The growing influence of technology on politics
The recent disturbances in Iran, where tens of thousands of protesters have taken to the streets protesting economic stagnation and the overthrow of the theocratic regime, once again highlight the importance of technology in coordinating political movements, as happened during the so-called Arab Spring between 2010 and 2012.
Once it became clear that protesters were mainly using Telegram, which has more than forty million users in a country with eighty million inhabitants, to coordinate their activities, the government used Twitter to call on Pavel Durov, founder of the company, to close a group on the instant messaging app that was calling for violence using Molotov cocktails towards the police, a request the company accepted after verifying this, citing its policy of not promoting violence. But after opponents of the regime set up other groups, the government has responded by temporarily restricting access to the whole internet, and also blocking Instagram and Telegram, which have been used by Iranians to share news about the protests.
The interface between politics and social networks is becoming increasingly sophisticated. In an increasingly connected world, total shutdowns of networks, as happened recently in Congo, are not only unpopular, but difficult to maintain for long, while at the same time, applications are becoming increasingly aware of their influential role and agreeing to government requests, even in the case of tools such as Telegram with strong encryption systems that prevent government monitoring.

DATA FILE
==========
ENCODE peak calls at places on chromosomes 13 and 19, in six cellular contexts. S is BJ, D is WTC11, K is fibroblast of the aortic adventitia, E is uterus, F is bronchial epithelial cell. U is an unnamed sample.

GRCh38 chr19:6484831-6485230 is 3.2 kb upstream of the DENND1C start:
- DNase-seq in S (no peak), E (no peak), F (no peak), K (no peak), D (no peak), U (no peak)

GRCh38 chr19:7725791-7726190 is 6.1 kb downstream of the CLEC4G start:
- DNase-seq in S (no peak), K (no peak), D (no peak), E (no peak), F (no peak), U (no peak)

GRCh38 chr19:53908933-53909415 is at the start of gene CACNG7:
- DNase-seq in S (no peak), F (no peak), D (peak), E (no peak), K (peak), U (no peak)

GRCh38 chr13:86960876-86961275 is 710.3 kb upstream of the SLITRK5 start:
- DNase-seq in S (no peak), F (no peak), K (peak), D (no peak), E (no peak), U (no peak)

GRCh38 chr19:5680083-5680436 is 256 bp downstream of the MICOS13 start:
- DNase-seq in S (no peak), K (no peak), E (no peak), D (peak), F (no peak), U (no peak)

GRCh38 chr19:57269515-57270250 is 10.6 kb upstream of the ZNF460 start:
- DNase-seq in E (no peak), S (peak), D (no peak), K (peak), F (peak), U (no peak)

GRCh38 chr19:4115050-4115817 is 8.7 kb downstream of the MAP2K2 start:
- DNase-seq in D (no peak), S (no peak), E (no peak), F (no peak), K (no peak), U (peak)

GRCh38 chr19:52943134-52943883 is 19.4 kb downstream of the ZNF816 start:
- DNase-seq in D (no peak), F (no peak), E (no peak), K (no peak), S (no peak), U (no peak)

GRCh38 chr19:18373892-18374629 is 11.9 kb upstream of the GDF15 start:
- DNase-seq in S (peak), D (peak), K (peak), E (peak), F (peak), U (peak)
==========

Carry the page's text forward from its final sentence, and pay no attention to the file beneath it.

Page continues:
In the political arena, social networks already play an important role, requiring companies to make complex decisions. In the same way that Telegram decided, after inspection and verification, to close a group allegedly coordinating violence, Facebook last week decided to close the page of the pro-Russian leader of Chechnya, Ramzan Kadyrov, who has four million followers, supposedly after the US Treasury Department included him on a list of people whose overseas assets it was embargoing. The decision is striking, given that other leaders, such as Venezuela’s Nicolás Maduro and several members of his government are on the same list, but remain active on Facebook
In 2009, after the so-called “green movement” in Iran, the US government asked Twitter, which was then being used by protesters, to postpone a temporary maintenance shutdown so as not to interfere with its use by the insurgents. Since then, new social networks have emerged and the new interface between governments and companies seems to be becoming significantly more complex, with myriad interests at stake. As social networks become increasingly influential, they become important players in the political arena.
I predict this will be one of the most discussed topics in 2018: awareness by the social network companies of their mounting influence. Once a political protest reaches a certain momentum, it probably no longer needs the social networks, as may be happening in Iran. But beyond our support for or opposition to a government, the idea that its future may depend to a large degree on the decisions of social networks and their owners’ interests or those of their governments… is disquieting to say the least.
(En español, aquí)